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Climates! It's All in the Data







This program is a collaboration between the Cape Cod Regional STEM Network and Woods Hole Sea Grant.


In this 3rd grade unit, the students explore the different climate regions of the world. Not only will the students learn the differences between climate and weather, but they will also learn how weather and climate data can be analyzed to help predict future conditions.  Lastly, the students will determine the causes and effects of natural disasters and how they can prepare for those events.

NOAA Live! Webinars Highlighted:  Saildrones: Sailing the Seas for Science, Talking Tornadoes with a Storm Researcher!, Hunting Hurricanes with a NOAA Pilot, and Getting Prepared for Hurricane Season

Lesson Plan

Climates! It's All in the Data Lesson Plan

Activity Sheets/Handouts

Observations Sheet

Hurricane Preparedness Worksheet

Natural Disasters Characteristics Resource Sheet

This lesson meets the following Standards:

  • NGSS:
    1.   3-ESS2-1 - Represent data in tables and graphical displays to describe typical weather conditions expected during a particular season.
    2.   3-ESS2-2 - Obtain and combine information to describe climates in different regions of the world.
  • MA STE:
    1.   3-ESS2-2 - Obtain and summarize information about the climate of different regions of the world to illustrate that typical weather conditions over a year vary by region.

      Clarification Statements:

      Examples of information can include climate data (average temperature, average precipitation, average wind speed) or comparative descriptions of seasonal weather for different regions.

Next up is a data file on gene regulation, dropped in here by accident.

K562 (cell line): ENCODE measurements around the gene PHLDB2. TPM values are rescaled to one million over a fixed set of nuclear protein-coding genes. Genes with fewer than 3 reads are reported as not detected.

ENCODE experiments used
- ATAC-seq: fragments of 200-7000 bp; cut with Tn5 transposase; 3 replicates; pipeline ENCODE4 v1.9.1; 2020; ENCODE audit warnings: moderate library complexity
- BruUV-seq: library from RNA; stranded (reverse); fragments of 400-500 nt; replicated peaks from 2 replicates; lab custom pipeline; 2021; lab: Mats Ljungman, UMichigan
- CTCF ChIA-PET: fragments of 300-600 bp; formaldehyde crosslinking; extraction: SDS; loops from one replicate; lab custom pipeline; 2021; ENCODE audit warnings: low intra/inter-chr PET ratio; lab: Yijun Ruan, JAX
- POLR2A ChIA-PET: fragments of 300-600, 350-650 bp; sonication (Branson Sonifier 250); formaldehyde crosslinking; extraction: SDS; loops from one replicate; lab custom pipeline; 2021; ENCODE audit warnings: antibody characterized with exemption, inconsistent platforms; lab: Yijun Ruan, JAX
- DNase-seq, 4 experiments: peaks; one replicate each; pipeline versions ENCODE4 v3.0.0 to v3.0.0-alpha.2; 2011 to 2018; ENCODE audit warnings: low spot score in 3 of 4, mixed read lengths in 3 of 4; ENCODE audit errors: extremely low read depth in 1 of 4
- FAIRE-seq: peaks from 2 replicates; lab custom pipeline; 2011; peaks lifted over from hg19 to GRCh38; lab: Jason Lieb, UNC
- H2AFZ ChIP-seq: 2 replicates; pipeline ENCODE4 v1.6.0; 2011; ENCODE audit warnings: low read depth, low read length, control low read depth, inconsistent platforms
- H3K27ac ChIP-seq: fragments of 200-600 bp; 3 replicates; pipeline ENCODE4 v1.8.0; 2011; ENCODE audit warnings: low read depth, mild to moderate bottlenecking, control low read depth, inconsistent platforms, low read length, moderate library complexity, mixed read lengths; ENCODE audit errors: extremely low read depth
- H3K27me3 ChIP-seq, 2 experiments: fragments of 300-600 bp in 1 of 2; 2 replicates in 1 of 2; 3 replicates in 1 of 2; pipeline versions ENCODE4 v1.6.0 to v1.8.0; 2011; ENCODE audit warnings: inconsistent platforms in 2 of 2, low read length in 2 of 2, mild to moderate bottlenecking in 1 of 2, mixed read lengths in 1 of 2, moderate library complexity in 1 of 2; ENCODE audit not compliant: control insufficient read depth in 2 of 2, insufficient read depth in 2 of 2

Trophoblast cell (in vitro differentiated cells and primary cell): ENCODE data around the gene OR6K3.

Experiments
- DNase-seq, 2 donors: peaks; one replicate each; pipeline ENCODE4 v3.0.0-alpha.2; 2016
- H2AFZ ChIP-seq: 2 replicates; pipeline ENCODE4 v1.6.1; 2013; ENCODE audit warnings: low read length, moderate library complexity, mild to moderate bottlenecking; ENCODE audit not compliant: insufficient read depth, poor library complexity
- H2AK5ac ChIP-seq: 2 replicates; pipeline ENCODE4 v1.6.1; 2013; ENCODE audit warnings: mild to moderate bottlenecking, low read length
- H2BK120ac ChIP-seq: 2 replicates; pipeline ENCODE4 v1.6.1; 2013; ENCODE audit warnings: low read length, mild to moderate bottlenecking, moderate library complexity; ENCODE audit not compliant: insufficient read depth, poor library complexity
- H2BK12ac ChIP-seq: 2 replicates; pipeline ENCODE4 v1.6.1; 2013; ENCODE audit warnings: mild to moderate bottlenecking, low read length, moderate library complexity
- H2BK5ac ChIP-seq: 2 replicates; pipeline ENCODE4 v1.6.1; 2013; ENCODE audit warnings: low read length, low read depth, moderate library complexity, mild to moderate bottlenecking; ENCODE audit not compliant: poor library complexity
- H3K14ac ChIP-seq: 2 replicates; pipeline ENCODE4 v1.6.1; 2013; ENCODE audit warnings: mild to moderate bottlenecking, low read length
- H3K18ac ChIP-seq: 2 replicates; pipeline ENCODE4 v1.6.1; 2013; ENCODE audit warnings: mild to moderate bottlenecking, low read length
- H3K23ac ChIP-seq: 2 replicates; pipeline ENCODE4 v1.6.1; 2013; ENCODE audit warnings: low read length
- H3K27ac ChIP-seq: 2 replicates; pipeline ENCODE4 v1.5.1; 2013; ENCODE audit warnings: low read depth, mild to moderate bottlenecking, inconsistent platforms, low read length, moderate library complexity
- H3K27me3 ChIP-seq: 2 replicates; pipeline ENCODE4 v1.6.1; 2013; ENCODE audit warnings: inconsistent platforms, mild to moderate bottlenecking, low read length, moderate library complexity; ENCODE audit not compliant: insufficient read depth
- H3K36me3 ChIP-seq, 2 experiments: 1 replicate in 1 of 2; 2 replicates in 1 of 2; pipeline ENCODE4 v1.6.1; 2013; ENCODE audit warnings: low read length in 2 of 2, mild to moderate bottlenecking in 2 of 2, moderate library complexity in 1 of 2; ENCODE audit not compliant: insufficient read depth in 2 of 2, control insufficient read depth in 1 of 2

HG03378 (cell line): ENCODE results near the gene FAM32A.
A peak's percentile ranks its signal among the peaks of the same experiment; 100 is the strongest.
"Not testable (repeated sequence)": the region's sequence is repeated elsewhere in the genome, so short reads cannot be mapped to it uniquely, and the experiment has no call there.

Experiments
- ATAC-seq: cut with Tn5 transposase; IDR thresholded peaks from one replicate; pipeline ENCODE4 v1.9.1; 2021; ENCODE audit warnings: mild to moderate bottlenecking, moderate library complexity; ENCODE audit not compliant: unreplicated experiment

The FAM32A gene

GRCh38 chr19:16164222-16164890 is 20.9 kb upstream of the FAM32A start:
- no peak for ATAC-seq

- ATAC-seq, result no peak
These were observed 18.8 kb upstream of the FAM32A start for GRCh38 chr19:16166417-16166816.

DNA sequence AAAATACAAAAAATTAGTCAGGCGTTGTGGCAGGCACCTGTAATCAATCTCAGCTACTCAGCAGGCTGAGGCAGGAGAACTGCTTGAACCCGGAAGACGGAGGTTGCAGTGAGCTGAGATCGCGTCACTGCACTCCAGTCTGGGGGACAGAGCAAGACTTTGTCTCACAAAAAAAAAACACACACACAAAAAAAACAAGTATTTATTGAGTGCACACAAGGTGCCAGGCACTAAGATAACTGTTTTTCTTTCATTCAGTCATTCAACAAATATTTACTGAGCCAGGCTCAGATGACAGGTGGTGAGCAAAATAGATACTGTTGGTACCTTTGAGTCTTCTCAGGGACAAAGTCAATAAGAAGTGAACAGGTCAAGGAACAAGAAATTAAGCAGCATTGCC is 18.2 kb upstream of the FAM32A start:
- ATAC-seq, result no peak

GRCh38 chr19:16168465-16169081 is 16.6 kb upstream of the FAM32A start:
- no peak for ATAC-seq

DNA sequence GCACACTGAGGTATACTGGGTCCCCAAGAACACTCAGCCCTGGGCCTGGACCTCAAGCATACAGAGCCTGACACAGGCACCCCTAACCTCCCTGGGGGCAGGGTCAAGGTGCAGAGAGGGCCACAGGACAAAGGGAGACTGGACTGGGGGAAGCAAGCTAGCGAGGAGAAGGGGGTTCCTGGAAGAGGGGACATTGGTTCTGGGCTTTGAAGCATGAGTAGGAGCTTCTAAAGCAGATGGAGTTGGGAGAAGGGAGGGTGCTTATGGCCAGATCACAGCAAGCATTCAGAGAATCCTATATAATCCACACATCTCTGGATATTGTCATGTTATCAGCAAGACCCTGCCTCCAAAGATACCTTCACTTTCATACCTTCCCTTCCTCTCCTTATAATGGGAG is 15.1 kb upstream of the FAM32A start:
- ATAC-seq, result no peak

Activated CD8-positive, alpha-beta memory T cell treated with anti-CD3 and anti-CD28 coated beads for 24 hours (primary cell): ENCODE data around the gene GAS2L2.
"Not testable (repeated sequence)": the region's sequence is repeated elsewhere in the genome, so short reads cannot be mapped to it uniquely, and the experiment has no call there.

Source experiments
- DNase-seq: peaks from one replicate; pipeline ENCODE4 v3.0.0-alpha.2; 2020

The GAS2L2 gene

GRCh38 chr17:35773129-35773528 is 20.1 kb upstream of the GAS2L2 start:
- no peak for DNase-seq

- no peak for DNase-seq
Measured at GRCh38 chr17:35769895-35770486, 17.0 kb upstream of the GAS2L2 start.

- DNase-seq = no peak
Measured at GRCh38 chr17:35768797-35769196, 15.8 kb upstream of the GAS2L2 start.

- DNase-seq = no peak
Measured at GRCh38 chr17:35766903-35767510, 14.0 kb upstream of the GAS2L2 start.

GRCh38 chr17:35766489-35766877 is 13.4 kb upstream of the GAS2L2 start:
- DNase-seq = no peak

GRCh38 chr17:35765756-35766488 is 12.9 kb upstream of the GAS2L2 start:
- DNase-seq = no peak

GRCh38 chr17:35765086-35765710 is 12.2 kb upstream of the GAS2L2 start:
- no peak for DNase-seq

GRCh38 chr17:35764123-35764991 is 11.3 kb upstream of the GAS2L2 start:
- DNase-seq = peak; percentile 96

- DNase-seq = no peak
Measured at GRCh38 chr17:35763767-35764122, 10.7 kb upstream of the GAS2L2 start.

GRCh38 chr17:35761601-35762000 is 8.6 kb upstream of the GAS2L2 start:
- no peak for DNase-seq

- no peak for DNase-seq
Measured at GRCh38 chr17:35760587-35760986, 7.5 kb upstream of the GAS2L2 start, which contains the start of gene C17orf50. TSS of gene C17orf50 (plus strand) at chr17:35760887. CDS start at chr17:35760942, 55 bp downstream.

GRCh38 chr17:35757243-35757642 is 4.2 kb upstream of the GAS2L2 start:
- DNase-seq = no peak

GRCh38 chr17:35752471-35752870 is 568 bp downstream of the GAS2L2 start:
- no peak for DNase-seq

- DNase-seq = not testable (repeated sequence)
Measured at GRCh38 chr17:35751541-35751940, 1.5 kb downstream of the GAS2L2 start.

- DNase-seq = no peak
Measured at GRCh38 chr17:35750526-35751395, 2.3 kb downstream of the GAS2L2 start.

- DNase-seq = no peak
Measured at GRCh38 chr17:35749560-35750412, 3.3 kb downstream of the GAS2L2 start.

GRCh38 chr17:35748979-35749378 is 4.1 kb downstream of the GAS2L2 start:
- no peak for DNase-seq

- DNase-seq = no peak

• Ocean Literacy Principles:
    1. Principle 3 - The ocean is a major influence on weather and climate.
      • a- The ocean interaction of oceanic and atmospheric processes controls weather and climate by dominating the Earth’s energy, water, and carbon systems.
      • b - The ocean moderates global weather and climate by absorbing most of the solar radiation reaching Earth. Heat exchange between the ocean and atmosphere drives the water cycle and oceanic and atmospheric circulation.
      • c - Heat exchange between the ocean and atmosphere can result in dramatic global and regional water phenomena, impacting patterns of rain and drought. Significant examples include the El Niño Southern Oscillation and La Niña, which causes important changes in global weather patterns because they alter the sea surface temperature patterns in the Pacific.
      • d - Condensation of water that evaporated from warm seas provides the energy for hurricanes and cyclones. Most rain that falls on land originally evaporated from the tropical ocean.

List of Unit Resources

This program is a collaboration between the Cape Cod Regional STEM Network and Woods Hole Sea Grant.

Teacher in Residence

Michael Irving
3rd Grade Teacher
North Falmouth Elementary School


Michael Irving worked with the Woods Hole Sea Grant Educator at the Woods Hole Oceanographic Institution during July of 2020, developing four different lesson plans that included both in-person and remote learning lessons and activities.  The lessons include information and clips from more than a dozen NOAA Live! Webinars.